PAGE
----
Stability of Motion
Stability of Motion
one of the most important concepts in mechanics. The motion of any mechanical system, such as a machine, gyroscopic device, aircraft, or missile, is dependent on the forces at work and on the initial conditions, that is, on the positions and velocities of the points in the system at the moment when the motion is initiated. Given these forces and initial conditions, it is possible to calculate theoretically how the system will move. The motion thus calculated is called unperturbed. However, since all measurements are made only to some degree of accuracy, the true values of the initial conditions in practice will usually differ somewhat from the calculated values. In addition, a mechanical system may be subjected in the course of the motion to small, random influences that were not considered in calculations. This is also equivalent to a change in the initial conditions. Departures of the initial conditions from the calculated values that occur for various reasons are called initial perturbations, and the motion that the system will undergo with such perturbations present is called the perturbed motion.
The effect of initial perturbations on the characteristics of a system’s motion, such as the trajectories and velocities of the system’s points, may be twofold. With fairly small initial perturbations, if any of the characteristics differs very little from the value they should have for unperturbed motion continuing ad infinitum, the motion of the system with respect to such characteristics is termed stable. However, with initial perturbations that are arbitrarily small but not zero, if a characteristic differs more and more from the value it should have for unperturbed motion, the motion of the system with respect to the characteristic is termed unstable. These definitions correspond to A. M. Liapunov’s definition of stable motion. The conditions for which the motion of a mechanical system is stable are called stability criteria.
As an example, we will discuss a gyroscope that has a vertical axis and that rotates about this axis with an angular velocity ω (Figure 1). Theoretically the axis of the gyroscope ought to remain vertical for any value of ω in practice, however, when ω is less than a certain value ωcr, with any small perturbation the axis will deviate more and more from the vertical. If ω is greater than ωcr, small perturbations cause practically no change in the direction of the axis. Consequently, when ω < ωcr, the gyroscope is unstable with respect to the direction of its axis; it is stable when ω > ωcr. The latter inequality is the stability criterion. Here where P is the weight of the gyroscope, a is the distance from the point of support O to the center of gravity C, and Ix and Iy are the moments of inertia of the gyroscope relative to the x and y axes, respectively.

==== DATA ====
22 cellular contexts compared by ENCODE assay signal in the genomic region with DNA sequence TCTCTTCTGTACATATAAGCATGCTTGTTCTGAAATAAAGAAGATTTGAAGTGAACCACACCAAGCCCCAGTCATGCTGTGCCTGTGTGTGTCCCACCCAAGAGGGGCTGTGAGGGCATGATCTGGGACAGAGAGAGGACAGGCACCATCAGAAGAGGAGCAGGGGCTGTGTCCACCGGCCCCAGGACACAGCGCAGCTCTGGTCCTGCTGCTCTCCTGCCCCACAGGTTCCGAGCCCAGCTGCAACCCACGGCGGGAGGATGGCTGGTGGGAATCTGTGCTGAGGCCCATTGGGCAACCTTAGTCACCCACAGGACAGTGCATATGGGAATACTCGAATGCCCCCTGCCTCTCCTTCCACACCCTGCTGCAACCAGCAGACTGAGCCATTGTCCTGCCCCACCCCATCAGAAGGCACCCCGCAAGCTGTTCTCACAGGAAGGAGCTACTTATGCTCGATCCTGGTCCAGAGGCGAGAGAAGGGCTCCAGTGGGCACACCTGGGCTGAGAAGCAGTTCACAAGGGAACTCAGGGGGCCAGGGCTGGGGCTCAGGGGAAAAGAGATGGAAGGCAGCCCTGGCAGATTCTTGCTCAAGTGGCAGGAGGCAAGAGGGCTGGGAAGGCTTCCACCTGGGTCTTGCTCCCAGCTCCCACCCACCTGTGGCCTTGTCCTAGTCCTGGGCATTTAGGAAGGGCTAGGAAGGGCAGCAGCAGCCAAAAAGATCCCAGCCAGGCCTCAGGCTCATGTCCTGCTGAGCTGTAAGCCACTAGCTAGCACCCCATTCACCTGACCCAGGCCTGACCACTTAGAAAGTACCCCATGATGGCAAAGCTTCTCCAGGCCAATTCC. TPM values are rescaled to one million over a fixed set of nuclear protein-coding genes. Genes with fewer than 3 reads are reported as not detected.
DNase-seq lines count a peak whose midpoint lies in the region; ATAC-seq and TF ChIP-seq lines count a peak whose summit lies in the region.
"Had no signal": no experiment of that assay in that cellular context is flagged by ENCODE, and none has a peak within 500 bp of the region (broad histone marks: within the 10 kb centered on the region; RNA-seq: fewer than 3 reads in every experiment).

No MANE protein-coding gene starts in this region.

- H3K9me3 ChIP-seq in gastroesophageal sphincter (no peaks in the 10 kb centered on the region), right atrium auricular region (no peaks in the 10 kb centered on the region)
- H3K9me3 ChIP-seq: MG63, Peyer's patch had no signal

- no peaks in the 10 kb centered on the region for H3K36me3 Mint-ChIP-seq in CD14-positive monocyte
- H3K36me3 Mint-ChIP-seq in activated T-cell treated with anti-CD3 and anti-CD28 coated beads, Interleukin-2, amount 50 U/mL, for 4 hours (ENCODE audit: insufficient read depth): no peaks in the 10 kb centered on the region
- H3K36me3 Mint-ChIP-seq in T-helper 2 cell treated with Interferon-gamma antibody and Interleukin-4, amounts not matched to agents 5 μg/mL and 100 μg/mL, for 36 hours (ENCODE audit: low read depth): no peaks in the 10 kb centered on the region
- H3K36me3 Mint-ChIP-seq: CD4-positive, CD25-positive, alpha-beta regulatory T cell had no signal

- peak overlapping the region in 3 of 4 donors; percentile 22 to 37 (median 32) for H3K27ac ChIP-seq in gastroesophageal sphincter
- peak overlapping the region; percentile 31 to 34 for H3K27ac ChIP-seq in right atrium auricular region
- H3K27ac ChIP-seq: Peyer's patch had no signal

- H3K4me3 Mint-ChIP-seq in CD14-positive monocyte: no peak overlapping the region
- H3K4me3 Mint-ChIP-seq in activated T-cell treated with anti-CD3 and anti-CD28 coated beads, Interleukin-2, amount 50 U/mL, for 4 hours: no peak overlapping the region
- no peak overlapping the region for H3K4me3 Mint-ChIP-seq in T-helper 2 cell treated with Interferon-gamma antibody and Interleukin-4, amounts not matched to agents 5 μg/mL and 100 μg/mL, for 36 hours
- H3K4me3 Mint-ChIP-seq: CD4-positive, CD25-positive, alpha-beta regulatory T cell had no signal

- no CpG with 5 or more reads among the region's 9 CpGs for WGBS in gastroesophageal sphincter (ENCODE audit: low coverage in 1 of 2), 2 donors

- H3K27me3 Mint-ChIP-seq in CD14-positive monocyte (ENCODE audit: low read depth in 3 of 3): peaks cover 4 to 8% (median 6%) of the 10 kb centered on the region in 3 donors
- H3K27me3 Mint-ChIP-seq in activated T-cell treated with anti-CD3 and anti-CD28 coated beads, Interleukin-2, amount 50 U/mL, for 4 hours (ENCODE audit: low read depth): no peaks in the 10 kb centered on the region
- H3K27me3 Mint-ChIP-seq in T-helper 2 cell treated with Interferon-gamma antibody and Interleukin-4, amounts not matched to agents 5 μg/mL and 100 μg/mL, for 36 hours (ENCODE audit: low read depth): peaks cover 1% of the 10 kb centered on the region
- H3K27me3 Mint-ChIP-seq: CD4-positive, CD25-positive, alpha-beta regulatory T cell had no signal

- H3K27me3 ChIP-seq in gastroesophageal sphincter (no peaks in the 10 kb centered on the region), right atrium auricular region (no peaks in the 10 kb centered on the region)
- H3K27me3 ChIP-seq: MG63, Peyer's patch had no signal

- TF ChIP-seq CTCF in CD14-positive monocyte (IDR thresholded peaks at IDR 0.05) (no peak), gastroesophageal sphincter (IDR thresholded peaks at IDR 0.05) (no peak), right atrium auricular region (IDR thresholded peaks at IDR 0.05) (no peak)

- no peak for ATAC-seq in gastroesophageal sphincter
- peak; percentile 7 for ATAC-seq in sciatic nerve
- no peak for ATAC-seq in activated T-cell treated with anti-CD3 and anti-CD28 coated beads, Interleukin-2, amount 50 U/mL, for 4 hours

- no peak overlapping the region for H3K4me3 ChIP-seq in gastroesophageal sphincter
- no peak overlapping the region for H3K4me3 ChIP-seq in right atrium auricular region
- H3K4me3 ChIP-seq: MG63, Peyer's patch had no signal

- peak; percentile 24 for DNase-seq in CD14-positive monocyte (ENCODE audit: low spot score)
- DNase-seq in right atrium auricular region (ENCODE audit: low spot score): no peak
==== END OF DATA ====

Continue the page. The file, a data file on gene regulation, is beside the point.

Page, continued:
The theory of stability of motion is of great practical importance in many fields of technology, inasmuch as various types of engines, motor vehicles, aircraft, rockets, gyroscopic devices, and automatic control systems should exhibit stability of motion. The problem of stability of motion arises in celestial mechanics in connection with studies of how long the structure of the solar system will be maintained and in research on binary stars.
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Chetaev, N. G. Ustoichivost’ dvizheniia, 2nd ed. Moscow, 1955.
Duboshin, G. N. Osnovy teorii ustoichivosti dvizheniia. [Moscow] 1952.
Krasovskii, N. N. Nekotorye zadachi teorii ustoichivosti dvizheniia. Moscow, 1959.
Malkin, I. G. Teoriia ustoichivosti dvizheniia. Moscow-Leningrad, 1952.
Merkin, D. R. Vvedenie v teoriiu ustoichivosti dvizheniia. Moscow, 1971. (Contains bibliography.)